Written & Directed by Orson Welles
Orson Welles is such a giant figure, even having seen only two of his features (Citizen Kane, F for Fake) I am privy to this knowledge. Everybody is familiar with his giant revolutionary production of Citizen Kane, which I assume the majority of people reading this have seen. Coupling that with F for Fake, it is evident that Welles has the flair for the dramatic, as well as for the excellent. Touch of Evil is no different, though it does further educate me on actor Charleton Heston, whom I only know from my childhood Easter viewings of The Ten Commandments as well as The Planet of the Apes, which I am sure I saw at one point, though I don’t recall much about it. So needless to say I know him more as that NRA guy who used to act than I do as a Hollywood legend. Oh yea, and Janet Leigh. She’s that chick from Psycho. I assume she is a star too.
So Mr. Welles constructs a nice little film noir for us. For the record, I saw the restored “memo” edition of the film. Not sure if that matters, though it seems to me to be the more correct way to see the film, I don’t know. Of course, the film opens with the magnificent long take. I love long takes. They just seem to be universally awesome and I can’t really say why. I think it has something to do with trying to figure out where the scene is going and when they will finally make that cut. It is a good way to create tension I have found, even though I can’t tell you how few I have actually seen, but this one is pretty good, and throws us right into the crazy mix of the story, which is fairly interesting. Though I seemed to have found myself only with a minor involvement with the film. It failed to ever really grab me or engross me past the opening sequence.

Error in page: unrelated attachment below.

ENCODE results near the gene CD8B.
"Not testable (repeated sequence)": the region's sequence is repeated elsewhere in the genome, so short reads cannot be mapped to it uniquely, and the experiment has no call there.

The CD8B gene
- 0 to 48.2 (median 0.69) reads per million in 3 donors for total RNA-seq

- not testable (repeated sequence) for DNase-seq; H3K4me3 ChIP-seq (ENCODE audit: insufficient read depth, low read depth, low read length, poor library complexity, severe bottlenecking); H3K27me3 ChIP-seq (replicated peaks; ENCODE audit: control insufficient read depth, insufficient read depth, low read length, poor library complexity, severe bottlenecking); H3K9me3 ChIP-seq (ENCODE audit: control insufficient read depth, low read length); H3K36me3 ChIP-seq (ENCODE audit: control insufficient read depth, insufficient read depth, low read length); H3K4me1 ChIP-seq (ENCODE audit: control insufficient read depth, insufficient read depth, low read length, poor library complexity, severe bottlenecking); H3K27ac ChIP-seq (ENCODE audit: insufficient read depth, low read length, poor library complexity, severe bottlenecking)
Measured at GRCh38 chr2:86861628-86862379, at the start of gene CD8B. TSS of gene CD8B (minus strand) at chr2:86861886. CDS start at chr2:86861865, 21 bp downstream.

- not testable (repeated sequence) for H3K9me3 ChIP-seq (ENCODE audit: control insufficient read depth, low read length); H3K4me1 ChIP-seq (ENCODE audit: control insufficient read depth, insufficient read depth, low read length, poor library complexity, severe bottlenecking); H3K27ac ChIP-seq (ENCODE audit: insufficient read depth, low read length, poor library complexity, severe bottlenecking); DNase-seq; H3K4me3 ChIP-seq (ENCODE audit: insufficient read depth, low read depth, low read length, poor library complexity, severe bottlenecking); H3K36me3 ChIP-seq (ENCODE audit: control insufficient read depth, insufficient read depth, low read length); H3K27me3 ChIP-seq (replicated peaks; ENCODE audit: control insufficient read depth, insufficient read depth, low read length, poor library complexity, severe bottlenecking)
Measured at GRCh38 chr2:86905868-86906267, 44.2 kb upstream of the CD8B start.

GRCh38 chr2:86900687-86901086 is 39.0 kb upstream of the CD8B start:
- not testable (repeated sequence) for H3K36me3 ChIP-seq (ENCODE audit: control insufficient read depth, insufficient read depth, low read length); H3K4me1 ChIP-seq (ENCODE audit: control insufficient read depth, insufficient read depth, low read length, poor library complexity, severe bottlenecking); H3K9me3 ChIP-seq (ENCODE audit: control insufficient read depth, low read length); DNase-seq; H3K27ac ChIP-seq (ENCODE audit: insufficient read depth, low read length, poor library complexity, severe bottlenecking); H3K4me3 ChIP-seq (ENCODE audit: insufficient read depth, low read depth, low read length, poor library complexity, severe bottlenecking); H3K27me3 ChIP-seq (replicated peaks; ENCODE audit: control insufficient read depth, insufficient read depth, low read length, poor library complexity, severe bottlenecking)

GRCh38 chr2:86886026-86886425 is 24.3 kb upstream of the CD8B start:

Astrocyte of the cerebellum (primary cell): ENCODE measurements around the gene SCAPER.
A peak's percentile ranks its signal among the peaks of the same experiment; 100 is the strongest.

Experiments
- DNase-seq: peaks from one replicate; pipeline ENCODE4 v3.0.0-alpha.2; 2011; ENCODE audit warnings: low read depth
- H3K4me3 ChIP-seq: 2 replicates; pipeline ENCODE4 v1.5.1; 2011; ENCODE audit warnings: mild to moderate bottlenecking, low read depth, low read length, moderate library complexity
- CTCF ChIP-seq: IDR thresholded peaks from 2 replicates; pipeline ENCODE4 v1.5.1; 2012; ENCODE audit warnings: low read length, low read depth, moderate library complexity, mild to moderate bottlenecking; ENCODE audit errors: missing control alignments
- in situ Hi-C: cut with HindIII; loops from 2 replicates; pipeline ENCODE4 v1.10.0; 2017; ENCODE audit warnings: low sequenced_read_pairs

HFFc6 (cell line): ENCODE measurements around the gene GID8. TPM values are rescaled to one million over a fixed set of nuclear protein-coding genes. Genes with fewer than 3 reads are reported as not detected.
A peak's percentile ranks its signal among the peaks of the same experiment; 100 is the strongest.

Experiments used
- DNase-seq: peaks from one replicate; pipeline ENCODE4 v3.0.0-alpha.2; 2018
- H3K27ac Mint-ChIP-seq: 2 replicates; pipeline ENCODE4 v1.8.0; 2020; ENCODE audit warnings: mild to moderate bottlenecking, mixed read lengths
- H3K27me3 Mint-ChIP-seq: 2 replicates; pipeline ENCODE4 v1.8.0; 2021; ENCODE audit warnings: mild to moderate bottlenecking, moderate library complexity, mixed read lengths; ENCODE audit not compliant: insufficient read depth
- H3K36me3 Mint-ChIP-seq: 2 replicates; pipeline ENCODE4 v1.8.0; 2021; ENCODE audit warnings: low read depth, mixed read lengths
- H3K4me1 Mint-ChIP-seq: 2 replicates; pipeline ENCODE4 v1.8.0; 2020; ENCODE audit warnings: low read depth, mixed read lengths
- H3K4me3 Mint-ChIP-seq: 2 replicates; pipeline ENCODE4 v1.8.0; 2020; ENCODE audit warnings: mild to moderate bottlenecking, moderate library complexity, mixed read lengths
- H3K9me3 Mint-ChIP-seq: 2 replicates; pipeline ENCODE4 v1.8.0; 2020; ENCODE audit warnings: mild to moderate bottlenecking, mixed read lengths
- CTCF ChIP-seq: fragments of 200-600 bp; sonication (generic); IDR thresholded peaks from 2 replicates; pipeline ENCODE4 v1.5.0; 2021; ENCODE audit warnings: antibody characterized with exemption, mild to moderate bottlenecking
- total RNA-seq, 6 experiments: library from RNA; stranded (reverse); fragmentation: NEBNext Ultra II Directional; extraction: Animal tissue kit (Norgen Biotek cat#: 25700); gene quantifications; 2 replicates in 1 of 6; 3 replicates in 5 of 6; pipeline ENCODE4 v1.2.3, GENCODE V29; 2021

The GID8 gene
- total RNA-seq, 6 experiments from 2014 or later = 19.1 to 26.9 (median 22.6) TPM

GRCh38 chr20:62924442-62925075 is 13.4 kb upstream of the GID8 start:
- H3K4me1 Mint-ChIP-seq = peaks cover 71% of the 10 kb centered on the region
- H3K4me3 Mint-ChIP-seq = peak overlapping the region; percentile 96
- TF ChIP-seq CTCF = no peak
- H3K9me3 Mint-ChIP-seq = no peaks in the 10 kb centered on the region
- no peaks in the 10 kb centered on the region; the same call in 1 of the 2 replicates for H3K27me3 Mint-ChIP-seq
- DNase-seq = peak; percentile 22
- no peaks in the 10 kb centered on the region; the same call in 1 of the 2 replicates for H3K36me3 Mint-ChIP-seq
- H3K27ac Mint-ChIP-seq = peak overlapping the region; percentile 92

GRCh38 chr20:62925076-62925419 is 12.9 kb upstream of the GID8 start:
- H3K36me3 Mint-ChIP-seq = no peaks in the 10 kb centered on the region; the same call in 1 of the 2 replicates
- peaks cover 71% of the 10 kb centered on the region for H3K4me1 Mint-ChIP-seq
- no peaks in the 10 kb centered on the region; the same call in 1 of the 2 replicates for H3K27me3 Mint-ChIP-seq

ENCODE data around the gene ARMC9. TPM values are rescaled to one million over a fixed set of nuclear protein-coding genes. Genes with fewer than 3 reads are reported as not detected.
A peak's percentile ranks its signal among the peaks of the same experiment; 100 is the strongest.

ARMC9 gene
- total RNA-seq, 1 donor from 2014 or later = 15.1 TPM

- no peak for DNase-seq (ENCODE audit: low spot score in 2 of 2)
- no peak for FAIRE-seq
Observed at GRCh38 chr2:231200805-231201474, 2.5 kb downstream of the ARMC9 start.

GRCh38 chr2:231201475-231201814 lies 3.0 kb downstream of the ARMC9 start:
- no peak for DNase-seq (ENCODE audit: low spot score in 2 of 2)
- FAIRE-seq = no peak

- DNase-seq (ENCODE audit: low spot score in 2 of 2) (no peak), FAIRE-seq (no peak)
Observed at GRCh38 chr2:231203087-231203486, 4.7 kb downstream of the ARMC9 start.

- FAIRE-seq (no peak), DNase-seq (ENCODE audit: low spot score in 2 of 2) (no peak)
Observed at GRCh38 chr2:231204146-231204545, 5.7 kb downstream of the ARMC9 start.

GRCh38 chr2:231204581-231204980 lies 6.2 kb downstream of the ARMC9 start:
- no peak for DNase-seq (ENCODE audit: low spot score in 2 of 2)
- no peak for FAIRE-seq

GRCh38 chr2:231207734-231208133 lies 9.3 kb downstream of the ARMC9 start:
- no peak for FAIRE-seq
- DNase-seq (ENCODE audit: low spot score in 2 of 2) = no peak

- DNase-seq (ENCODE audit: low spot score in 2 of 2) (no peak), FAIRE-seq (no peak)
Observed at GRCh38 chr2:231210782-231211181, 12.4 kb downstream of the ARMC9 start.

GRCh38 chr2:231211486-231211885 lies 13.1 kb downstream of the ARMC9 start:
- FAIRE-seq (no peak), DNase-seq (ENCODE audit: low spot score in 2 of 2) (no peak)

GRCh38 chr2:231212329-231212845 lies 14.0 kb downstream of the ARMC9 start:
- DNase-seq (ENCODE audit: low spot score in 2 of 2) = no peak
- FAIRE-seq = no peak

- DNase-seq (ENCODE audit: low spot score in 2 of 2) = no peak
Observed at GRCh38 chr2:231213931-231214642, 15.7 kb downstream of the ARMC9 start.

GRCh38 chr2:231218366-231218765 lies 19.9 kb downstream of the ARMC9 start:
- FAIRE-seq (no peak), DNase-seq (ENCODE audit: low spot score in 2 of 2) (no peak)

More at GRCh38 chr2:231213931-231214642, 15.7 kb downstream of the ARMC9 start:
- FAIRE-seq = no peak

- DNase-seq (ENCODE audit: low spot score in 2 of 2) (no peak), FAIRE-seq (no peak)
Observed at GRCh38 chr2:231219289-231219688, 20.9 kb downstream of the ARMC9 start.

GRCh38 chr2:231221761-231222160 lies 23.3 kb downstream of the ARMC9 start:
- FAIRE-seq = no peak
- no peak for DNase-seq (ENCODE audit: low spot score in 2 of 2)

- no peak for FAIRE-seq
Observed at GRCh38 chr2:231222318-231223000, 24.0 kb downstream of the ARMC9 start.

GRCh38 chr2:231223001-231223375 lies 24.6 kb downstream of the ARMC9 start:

The film is quite good and I found the visual element to be the most striking. Welles’ style is awesome and makes it always interesting to at least look at, but at the end of the day I was slightly underwhelmed with where this one went and how it got there. It didn’t seem to be very mysterious or thrilling to me, which is what it was supposed to be, I think. It also seems weird reading about the history of the film. Who approved the re-cut of the director of Citizen Kane‘s new film and make it be a B-movie presentation in the double feature? Just seems weird. I do think this might age well/improve with a second viewing at some point, so I will keep it in the back of my mind and make sure not to forget about it. All in all, it does not harm Welle’s reputation with me, though it also doesn’t impress me more than his other two efforts I’ve seen. That is, Touch of Evil does not build on his mystique, just solidify that it exists.